Viewed from the prism of a post modern, post-apartheid context, the exhibition may be divided chronologically - albeit simplistically - into three phases of portraiture: PW (post-war) BC (Before Change) and AD (After Democracy). But this demarcation imposes its own hierarchy of context and progress, belying the complexity of personal autobiographies that underpin the most politicised of portraits. And the converse applies: beneath the surface of an ostensibly apolitical image lie entanglements of choices, both political and cultural.
Under the rubric of post-World Wars 1 & 2, for example, are portraits executed by George Pemba, Maggie Laubser and Irma Stern in which the rudiments of European Expressionism, melded with classical portraiture, are diligently observed: monumentalised subject, presented in the foreground, either meeting the viewers' gaze or averting it, as though in contemplation. Although an obvious shift has occurred from their 19th century forebears, who depicted their sitters in formal attire, with neutralised expressions, both Laubser, and Stern imbue their subjects with a painterly emotion, but the detachment of painter from sitter or subject is self-evident. Social context and personal circumstance are barely alluded to, with the focus remaining primarily on the formal "expressionistic" components of the portrait.
While also influenced by the "classical" modernism of late nineteenth-century Europe, especially France, George Pemba’s modernist aesthetic sensibility becomes distilled into a form of social critique within the context of South Africa's history of racial and cultural discrimination. And when Pemba's work is juxtaposed against a ritualised portrait painted by artist Robert Slingsby, 'or one of photographer Pieter Hugo's monumentalised portrait, produced in a post-apartheid, contemporary context, the anthropological commentaries provoked by such works might re-ignite recurring and volatile debates around representation of the marginalised, exoticised "other". Another recycled debate that might well resurface through such juxtapositions revolves around the "right" to represent, not to mention the visual language through which this representation is articulated - an interrogation that assumes particular resonance within the context of debates around censorship and artistic freedom.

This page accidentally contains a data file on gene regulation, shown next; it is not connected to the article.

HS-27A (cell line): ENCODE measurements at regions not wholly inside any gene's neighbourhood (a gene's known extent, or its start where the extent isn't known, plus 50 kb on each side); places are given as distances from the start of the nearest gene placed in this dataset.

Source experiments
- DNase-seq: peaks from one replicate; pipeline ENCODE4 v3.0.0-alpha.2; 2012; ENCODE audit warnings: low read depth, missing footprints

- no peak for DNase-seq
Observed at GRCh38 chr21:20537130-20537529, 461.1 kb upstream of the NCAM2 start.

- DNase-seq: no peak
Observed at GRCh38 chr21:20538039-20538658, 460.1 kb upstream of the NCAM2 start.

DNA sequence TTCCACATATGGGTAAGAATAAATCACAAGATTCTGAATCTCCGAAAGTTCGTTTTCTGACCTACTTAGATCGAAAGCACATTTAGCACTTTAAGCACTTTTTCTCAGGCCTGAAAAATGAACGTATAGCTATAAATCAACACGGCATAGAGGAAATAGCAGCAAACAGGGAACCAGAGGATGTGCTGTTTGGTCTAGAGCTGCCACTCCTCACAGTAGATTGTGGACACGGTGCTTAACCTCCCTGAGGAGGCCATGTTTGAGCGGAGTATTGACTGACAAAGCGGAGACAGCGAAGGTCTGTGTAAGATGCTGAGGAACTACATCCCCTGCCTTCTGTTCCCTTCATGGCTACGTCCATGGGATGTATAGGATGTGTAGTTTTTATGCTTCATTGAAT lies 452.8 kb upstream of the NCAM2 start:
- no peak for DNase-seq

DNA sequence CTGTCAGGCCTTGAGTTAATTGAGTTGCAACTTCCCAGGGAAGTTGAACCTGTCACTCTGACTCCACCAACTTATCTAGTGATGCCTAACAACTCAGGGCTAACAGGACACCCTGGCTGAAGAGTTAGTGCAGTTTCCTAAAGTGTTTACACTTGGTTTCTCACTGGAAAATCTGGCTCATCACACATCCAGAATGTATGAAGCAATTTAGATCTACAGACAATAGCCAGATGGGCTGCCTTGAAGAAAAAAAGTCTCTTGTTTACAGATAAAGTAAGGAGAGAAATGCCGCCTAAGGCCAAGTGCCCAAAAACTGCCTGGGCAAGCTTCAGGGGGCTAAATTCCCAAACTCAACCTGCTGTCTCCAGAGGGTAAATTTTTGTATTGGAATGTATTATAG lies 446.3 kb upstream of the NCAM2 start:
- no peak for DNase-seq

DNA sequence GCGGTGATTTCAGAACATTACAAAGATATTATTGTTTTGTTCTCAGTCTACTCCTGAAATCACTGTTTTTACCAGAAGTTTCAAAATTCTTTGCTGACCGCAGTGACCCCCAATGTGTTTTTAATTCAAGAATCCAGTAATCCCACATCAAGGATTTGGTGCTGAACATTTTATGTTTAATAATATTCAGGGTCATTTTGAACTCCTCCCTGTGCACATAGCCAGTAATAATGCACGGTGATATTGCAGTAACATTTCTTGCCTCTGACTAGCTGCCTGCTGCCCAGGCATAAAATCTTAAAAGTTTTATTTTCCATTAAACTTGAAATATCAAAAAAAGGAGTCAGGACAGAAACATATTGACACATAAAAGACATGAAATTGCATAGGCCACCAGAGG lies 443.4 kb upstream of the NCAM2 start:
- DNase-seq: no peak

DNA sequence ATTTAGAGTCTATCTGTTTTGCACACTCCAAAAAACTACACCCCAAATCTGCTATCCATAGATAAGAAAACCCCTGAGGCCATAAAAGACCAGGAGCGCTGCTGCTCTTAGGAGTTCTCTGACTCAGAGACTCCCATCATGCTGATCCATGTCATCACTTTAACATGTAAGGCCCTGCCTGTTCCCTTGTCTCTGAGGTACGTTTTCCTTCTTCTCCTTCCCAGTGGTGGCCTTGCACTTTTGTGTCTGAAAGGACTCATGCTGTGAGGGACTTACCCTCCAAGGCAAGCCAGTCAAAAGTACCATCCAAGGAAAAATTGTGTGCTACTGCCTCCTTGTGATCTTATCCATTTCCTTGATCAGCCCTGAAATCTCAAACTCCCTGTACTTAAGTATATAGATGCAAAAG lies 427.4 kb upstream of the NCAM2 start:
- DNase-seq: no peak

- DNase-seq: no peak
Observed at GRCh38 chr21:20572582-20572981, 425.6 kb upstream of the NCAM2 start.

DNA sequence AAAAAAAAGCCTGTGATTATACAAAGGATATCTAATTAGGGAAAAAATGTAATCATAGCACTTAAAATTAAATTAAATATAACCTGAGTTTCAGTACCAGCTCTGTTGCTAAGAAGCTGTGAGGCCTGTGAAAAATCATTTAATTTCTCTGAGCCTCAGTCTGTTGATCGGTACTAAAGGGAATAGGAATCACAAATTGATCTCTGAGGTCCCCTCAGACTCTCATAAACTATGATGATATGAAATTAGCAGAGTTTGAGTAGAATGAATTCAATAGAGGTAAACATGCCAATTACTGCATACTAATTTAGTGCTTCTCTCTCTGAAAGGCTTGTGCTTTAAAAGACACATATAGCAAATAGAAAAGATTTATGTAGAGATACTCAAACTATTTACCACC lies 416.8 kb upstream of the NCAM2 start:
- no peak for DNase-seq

It has also become an oversimplification to impose an overarching theory of portraiture during and after apartheid as a progression from rigid hierarchies of identity into a more egalitarian vision. Although this is of course true, Changing Faces is not just an exhibition about the shifts wrought through the elimination of previous political and artistic hierarchies, and expressions thereof by artists operating in a democratised country. Within each of the portraits on display reside complex, personal, social and cultural narratives, as evoked through the portraits of Claudette Shreuders, which, although executed in a post-apartheid context, may still be read as vehicles for her perspective on a fragmented, racially-cleaved society defined primarily by its fictions of representation. Contrast these works with the defiantly, exuberantly romanticised reveries of Sophie, the avatar-maid and alter-ego constructed by Mary Sibanda, who finds freedom from the drudgery of domestic labour through her fantasies of super-heroism. In the works of both these artists the notion of the subject - and its association with hierarchy and otherness - becomes subverted and, ultimately eliminated.